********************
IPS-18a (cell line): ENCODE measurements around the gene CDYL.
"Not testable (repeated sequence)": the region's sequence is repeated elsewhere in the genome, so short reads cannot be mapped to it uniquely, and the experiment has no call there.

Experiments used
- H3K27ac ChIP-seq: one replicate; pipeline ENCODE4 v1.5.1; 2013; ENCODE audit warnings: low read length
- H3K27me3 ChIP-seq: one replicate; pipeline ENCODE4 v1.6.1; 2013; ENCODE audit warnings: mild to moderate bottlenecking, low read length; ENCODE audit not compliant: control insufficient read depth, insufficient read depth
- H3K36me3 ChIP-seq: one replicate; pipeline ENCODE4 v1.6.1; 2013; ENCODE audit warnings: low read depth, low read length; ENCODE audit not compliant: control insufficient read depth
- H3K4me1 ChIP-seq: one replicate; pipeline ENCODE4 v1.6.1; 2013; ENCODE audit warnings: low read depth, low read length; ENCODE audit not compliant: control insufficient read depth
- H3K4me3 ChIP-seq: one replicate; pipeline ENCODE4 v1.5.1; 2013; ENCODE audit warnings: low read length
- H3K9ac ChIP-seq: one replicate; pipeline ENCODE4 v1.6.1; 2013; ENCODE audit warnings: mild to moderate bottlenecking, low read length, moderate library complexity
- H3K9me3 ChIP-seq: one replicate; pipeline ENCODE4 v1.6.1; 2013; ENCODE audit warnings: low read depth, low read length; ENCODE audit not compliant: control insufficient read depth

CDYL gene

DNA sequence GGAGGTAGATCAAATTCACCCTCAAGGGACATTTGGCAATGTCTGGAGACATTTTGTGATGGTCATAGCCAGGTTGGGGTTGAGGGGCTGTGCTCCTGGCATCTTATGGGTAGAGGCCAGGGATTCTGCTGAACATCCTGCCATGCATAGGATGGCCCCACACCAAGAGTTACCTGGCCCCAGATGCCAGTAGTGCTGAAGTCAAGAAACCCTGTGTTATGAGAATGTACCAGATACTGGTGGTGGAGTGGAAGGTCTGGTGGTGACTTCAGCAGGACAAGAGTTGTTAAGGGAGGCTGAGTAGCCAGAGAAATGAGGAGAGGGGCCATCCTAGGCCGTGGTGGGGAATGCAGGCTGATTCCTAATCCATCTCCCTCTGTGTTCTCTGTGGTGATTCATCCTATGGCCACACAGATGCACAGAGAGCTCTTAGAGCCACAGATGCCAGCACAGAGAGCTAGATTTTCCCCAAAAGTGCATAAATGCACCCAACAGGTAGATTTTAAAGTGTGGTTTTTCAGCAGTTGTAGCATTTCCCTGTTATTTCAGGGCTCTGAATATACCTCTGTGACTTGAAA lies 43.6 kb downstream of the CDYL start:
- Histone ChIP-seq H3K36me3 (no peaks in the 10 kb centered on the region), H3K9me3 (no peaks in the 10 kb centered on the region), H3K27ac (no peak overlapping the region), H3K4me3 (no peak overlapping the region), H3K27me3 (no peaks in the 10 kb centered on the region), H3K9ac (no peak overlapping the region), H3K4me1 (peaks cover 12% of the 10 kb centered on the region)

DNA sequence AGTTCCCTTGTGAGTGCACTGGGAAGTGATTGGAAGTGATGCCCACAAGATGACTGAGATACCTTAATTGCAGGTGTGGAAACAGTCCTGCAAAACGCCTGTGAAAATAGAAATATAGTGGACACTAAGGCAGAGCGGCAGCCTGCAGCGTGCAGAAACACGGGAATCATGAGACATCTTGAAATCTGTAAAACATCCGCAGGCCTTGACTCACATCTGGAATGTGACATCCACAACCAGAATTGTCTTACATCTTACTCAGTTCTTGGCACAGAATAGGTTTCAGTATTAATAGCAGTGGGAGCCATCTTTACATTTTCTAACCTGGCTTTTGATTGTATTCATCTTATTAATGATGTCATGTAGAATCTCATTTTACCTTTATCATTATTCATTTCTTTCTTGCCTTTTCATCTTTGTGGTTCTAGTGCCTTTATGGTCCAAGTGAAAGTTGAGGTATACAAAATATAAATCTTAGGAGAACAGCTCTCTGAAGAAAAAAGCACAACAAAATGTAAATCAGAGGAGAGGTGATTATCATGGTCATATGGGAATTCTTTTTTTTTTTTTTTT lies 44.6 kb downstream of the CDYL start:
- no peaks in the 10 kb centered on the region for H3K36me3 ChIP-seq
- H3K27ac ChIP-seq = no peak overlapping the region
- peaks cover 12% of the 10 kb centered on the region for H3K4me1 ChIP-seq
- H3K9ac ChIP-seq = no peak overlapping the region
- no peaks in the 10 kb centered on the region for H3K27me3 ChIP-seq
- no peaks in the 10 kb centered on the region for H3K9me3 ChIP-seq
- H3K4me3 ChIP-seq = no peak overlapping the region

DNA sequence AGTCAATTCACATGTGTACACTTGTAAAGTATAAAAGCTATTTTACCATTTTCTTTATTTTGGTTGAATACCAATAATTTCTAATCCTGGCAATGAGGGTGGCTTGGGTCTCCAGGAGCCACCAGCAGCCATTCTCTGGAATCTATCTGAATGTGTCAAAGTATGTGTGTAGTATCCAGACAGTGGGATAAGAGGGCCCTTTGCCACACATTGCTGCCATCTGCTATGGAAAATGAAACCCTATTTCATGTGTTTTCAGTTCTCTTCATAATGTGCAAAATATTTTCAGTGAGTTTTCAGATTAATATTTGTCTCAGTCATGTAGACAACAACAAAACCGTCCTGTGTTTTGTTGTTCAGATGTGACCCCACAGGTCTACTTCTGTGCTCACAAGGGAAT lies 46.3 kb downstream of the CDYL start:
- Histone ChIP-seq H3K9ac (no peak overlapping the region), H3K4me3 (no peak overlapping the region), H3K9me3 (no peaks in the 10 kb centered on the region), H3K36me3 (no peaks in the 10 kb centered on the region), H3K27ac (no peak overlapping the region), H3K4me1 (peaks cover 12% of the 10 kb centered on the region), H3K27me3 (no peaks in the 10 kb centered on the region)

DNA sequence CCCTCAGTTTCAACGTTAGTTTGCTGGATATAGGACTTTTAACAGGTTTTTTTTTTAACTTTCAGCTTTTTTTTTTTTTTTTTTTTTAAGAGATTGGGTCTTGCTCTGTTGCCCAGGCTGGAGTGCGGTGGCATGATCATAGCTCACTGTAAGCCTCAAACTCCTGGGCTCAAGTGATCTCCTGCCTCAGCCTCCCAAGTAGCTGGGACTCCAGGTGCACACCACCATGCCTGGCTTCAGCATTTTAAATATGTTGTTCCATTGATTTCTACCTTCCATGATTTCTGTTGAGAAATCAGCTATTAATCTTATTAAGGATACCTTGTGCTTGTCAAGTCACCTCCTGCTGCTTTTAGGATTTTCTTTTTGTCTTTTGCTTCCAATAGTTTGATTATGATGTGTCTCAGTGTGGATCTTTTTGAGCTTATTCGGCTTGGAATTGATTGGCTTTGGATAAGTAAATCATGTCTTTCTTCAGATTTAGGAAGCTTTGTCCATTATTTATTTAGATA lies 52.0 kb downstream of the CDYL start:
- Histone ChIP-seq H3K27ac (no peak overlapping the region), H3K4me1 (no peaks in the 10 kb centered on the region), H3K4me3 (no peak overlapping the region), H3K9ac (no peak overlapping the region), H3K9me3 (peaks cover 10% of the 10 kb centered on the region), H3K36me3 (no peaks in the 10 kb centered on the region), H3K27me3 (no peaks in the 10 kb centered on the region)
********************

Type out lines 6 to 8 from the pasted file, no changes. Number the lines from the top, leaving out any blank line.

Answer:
- H3K36me3 ChIP-seq: one replicate; pipeline ENCODE4 v1.6.1; 2013; ENCODE audit warnings: low read depth, low read length; ENCODE audit not compliant: control insufficient read depth
- H3K4me1 ChIP-seq: one replicate; pipeline ENCODE4 v1.6.1; 2013; ENCODE audit warnings: low read depth, low read length; ENCODE audit not compliant: control insufficient read depth
- H3K4me3 ChIP-seq: one replicate; pipeline ENCODE4 v1.5.1; 2013; ENCODE audit warnings: low read length